Welcome to the second in our article series about running a successful strategy workshop. In the first article we looked at the preparation stage and now we move on to the event itself.
We recommended that the strategic development process chosen is the Balanced Scorecard (BSC) for rigour and results. This means that the event itself will follow this defined and ordered process of identification and analysis:
– Defining a) the vision and then b) the mission, to win hearts and minds and to set direction
– Identifying strategic priorities and strategic objectives – in that order, to focus efforts
– Setting accompanying KPIs to measure progress and attainment
– Agreeing on targets and initiatives – to ensure timely, full delivery that is measurable and communicable.
As the agenda works through these areas, the BSC will ensure that necessary balance is retained by framing the discussion within the key areas of Finance, Customer, Internal Processes and Organisational Capacity. The key point is that the process is entirely objective and priority driven, rather than project or initiative-driven. This ensures that focus remains at a strategic, rather than tactical level.
The specifics of the agenda and the purpose of the event will have been communicated in advance, but the event should open with introductions and a summary of both.
Setting ground rules
Respectfully ask attendees to switch off distracting digital devices wherever possible. Explain the desire to obtain a full and balanced input from all attendees, with support and encouragement from the group – especially useful if you have a mixed hierarchy of levels involved. Explain hygiene factors such as breaks and answer any questions before beginning. Make sure your attendees feel comfortable and ready to go!
A word on breaks
At Intrafocus we have been running strategy workshops for corporate clients for many years, and one thing we notice is the importance of good food and fresh air! Some studies suggest that sustained periods of concentration tend to work in cycles of around 45 minutes. A good agenda with a balance of activities will optimise energy levels and set time for breaks and reflection accordingly. Encourage attendees to stand up and move around as they brainstorm – setting up an active room where possible. When it comes to snacks, don’t overload attendees with croissants, Danish pastries and biscuits, or they’ll be dropping off after lunch! Instead, choose a healthy and balanced menu which maximises sustained energy – and yes, tea or coffee is a useful addition.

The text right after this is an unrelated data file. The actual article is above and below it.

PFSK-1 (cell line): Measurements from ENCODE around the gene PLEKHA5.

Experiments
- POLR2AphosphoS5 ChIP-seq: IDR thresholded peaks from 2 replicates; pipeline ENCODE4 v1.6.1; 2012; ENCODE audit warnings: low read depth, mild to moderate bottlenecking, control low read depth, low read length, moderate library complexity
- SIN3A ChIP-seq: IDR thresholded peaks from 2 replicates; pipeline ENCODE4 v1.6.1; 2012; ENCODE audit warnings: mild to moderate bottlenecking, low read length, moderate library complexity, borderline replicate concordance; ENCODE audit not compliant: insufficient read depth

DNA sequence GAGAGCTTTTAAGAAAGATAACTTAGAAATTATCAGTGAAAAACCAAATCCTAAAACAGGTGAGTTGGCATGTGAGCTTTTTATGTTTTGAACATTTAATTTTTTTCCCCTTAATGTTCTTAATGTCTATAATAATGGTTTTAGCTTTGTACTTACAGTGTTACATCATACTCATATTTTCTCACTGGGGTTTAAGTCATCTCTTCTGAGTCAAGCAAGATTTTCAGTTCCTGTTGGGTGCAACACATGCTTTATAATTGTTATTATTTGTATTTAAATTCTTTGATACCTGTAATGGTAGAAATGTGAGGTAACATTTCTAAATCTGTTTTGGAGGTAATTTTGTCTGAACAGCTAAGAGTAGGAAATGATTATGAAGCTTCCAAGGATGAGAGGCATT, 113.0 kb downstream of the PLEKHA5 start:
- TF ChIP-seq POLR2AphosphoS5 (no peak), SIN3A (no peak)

The facilitator’s role
The use of a skilled external facilitator brings rigour and results to your workshop, expertly guiding the conversation and agenda to keep attendees on track with their discussion, encouraging creative participation, supporting those who are less sure at speaking out and generally providing the right atmosphere for valuable discussion and idea generation to occur whilst remaining on topic. During the afternoon ‘homework’ portion of the day – which should take around an hour to complete – the facilitator will also write up outputs and a critique of the morning session to present to the group on the following day.
The facilitator will use a range of guided exercises to encourage maximum participation and idea generation. Again, the skill of the facilitator is key in this regard and the host may adjust the approach during the session to meet the unique needs of group dynamics, different learning styles and even different personality types. The aim is to keep energy and focus high and to encourage discussion and innovation without meandering away from the agenda. Without this expert steer, it is all too easy for a strategic workshop to simply run out of time (typically 4-6 hours per morning session) before all objectives have been fulfilled. We recommend you use a facilitation company that can bring a set of tools and processes, be sure to ask them to demonstrate what they have before the event. One of the tools we like is provided by Strategyzer.
The Integrated Strategy Map
Over the course of the three sessions, the attendees will create an integrated strategy map using a set BSC template. The facilitator will capture all generated thoughts, ideas and supporting material in a strategy document for reference and further consideration. Input from all attendees will need to be shared to ensure buy-in and balance. This map can then be transformed into the delivery plan – which we will investigate in our third and final article. In the meantime, why not find out more about the Intrafocus Strategy Workshop